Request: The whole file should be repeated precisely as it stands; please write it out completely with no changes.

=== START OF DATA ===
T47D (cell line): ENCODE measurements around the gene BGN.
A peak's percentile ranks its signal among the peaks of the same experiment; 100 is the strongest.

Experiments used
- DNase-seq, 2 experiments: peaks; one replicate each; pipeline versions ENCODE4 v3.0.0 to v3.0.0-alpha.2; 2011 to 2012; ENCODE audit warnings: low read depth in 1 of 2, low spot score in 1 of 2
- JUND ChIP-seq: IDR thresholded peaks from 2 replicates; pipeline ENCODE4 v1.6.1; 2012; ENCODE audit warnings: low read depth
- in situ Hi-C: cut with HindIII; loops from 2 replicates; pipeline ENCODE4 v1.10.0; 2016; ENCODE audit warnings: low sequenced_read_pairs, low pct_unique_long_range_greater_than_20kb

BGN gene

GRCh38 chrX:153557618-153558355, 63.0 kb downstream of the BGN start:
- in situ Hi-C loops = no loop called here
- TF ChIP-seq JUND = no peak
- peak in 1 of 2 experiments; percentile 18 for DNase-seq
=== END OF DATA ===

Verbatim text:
T47D (cell line): ENCODE measurements around the gene BGN.
A peak's percentile ranks its signal among the peaks of the same experiment; 100 is the strongest.

Experiments used
- DNase-seq, 2 experiments: peaks; one replicate each; pipeline versions ENCODE4 v3.0.0 to v3.0.0-alpha.2; 2011 to 2012; ENCODE audit warnings: low read depth in 1 of 2, low spot score in 1 of 2
- JUND ChIP-seq: IDR thresholded peaks from 2 replicates; pipeline ENCODE4 v1.6.1; 2012; ENCODE audit warnings: low read depth
- in situ Hi-C: cut with HindIII; loops from 2 replicates; pipeline ENCODE4 v1.10.0; 2016; ENCODE audit warnings: low sequenced_read_pairs, low pct_unique_long_range_greater_than_20kb

BGN gene

GRCh38 chrX:153557618-153558355, 63.0 kb downstream of the BGN start:
- in situ Hi-C loops = no loop called here
- TF ChIP-seq JUND = no peak
- peak in 1 of 2 experiments; percentile 18 for DNase-seq